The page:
Scientists from the University of Cambridge have invented a new type of electronic structure that can be used to build small-sized magnetic nanoparticles, a process that would allow for a wider range of applications.
The researchers, led by Professor Andrew Mazzola, also developed an electrode system that uses the metal-based oxide that makes up the oxide layer to build conductive electrodes.
“Electrons can be created in the absence of an electron and in the presence of an electric field.
We’ve been able to make the electron affinity graph, which can then be used as a way to construct electronic devices,” Professor Mazzale told Newsweek.
“We were able to use the graph to construct a structure for building an electroactive layer of copper oxide, which is one of the most conductive materials known.”
The scientists say the results could be applied to the development of novel electronic structures and to the fabrication of flexible, rechargeable batteries, which are essential for electric vehicles and other future devices.
The research was funded by the British government and the Department of Energy.
The paper, published in Nature Nanotechnology, describes a method for making copper oxide using a technique known as electrodeposition.
Professor Mzzola said: “It is a very simple and effective technique.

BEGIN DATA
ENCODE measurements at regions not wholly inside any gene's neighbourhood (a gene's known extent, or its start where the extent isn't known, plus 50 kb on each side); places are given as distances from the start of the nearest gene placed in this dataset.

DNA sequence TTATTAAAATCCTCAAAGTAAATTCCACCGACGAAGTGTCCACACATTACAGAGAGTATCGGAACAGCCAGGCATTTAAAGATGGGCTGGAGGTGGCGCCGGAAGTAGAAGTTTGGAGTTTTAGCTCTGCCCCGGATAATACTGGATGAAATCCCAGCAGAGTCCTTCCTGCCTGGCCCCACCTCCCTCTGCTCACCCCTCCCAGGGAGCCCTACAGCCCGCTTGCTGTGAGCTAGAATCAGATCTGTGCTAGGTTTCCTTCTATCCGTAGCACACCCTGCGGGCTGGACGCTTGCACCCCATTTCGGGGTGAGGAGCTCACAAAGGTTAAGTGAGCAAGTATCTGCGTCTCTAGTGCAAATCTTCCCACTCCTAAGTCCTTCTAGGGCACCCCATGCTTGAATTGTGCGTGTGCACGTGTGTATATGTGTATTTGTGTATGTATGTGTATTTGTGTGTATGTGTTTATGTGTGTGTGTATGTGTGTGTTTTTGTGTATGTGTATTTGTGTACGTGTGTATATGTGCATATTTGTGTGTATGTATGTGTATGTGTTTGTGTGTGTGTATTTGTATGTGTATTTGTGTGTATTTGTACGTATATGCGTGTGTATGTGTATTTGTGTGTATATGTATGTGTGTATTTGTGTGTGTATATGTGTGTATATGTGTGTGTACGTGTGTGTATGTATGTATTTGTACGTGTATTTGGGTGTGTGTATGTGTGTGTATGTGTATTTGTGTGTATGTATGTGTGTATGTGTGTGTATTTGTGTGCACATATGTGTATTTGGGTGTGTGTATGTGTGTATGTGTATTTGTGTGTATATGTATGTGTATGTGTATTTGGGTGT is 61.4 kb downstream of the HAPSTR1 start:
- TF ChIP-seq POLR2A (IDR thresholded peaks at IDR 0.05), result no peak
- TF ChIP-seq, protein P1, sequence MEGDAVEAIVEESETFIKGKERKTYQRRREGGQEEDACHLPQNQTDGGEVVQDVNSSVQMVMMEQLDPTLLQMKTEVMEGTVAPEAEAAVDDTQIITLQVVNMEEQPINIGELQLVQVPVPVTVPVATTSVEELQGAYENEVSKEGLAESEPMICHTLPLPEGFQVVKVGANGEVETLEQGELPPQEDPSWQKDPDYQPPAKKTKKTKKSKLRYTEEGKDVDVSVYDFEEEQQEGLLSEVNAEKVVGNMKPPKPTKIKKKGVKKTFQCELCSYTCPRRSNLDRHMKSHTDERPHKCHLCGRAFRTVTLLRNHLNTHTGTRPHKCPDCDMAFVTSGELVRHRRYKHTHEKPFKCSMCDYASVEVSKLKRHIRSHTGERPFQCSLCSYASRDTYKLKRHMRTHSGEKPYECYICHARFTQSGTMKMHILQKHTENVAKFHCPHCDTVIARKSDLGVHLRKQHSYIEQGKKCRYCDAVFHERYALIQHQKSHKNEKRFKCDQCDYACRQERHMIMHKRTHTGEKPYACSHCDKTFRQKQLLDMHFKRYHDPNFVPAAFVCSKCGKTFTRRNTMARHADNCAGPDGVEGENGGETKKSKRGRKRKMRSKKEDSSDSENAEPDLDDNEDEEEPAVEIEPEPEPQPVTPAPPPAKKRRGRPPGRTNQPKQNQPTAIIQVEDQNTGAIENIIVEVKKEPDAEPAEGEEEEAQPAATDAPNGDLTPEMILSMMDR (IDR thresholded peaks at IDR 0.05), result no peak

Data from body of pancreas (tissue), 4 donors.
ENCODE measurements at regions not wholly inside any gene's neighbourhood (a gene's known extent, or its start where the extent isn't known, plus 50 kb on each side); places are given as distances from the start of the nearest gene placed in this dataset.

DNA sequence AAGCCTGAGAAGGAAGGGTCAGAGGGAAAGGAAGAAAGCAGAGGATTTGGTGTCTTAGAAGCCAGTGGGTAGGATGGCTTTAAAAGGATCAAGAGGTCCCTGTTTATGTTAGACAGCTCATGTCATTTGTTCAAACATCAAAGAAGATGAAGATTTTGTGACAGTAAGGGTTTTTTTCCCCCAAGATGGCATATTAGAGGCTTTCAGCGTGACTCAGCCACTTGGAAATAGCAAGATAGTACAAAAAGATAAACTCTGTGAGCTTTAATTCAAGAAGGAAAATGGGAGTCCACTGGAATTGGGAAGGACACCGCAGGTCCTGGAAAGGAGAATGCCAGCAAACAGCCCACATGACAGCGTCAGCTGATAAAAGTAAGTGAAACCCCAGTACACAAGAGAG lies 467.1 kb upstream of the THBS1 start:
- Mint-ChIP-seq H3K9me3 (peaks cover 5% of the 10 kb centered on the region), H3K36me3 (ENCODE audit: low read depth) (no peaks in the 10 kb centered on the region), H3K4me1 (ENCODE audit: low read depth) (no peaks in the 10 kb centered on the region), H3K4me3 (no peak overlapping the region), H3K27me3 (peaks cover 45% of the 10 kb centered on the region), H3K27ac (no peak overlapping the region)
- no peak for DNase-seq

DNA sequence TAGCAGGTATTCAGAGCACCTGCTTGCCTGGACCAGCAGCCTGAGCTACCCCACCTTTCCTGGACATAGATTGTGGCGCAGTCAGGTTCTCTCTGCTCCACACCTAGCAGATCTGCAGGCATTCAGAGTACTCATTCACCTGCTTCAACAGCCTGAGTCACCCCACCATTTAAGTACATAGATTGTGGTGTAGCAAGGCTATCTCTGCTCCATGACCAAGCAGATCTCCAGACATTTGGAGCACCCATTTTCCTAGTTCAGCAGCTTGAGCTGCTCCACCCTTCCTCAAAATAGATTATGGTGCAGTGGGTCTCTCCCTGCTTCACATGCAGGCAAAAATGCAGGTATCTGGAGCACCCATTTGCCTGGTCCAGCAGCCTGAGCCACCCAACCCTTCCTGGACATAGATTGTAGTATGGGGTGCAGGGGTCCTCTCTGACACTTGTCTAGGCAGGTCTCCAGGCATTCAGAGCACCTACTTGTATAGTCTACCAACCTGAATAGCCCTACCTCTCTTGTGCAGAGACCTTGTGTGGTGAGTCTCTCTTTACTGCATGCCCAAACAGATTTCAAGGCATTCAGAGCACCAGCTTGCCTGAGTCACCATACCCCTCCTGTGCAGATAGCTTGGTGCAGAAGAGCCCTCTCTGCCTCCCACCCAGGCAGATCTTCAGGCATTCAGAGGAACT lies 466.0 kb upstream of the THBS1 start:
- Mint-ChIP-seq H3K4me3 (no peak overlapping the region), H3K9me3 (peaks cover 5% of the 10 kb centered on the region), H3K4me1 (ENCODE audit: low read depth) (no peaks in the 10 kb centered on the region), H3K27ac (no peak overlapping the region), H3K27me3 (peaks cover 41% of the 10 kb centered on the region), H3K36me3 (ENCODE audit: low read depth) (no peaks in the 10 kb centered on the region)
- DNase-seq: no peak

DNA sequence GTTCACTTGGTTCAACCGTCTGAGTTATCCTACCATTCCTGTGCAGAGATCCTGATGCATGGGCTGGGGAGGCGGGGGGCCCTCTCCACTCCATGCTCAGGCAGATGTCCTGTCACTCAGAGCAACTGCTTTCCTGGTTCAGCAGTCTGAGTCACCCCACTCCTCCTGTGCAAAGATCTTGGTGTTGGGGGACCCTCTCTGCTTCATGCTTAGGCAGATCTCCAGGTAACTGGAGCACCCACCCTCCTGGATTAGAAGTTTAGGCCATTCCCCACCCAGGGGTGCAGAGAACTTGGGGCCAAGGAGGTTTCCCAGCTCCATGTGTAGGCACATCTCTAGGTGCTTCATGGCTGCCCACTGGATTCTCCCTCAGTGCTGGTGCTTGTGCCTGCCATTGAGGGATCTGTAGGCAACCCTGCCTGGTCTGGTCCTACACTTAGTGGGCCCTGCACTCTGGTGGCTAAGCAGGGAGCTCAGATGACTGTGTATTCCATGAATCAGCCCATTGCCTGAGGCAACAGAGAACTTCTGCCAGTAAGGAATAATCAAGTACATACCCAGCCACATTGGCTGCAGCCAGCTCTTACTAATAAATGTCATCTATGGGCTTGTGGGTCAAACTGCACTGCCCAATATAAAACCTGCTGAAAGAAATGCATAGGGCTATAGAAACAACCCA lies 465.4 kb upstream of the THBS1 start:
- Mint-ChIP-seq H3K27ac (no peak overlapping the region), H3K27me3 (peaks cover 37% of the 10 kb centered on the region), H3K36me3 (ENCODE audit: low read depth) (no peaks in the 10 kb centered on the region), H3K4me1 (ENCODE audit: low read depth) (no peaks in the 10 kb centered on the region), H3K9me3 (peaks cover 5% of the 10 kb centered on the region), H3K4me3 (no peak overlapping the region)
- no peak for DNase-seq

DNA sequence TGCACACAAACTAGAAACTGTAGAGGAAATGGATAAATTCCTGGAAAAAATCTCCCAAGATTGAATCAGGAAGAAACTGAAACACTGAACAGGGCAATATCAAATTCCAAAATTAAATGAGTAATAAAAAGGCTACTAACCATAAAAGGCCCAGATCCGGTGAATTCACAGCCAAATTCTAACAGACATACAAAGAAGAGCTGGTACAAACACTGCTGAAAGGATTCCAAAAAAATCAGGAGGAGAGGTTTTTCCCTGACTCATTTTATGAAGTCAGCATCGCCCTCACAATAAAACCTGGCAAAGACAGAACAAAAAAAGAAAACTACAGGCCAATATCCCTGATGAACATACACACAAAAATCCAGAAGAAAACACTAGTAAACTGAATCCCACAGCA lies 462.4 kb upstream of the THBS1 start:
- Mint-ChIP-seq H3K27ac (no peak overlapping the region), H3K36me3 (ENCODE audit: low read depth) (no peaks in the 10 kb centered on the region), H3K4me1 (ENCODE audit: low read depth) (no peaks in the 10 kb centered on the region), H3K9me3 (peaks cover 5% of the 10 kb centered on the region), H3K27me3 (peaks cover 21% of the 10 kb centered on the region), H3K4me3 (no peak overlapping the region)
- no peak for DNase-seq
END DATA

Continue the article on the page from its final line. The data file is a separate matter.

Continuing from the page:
The copper oxide is formed from a solution of copper and zinc and then covered with an electrolyte layer.
The electrode is made from copper oxide nanoparticles with a copper oxide electrode layer sandwiched between the copper oxide layer and the electrolyte.
The nanoparticles are then placed into a solution containing zinc oxide and a lithium ion and then exposed to the air for a period of time.”
The researchers say the process produces a graph that can hold many thousands of nanoparticles that are then assembled into an electronic device.
This process can be repeated many times to produce the desired device.
“The electrons are formed by an electron-transfer reaction, and the electron-bearing layer can be made to interact with the zinc oxide surface by attaching electrodes to the zinc layer,” Professor Piers Forster, from the Department, told Newsweek in a statement.
“This process could also be used for other electronic applications such as high-performance electronic sensors.”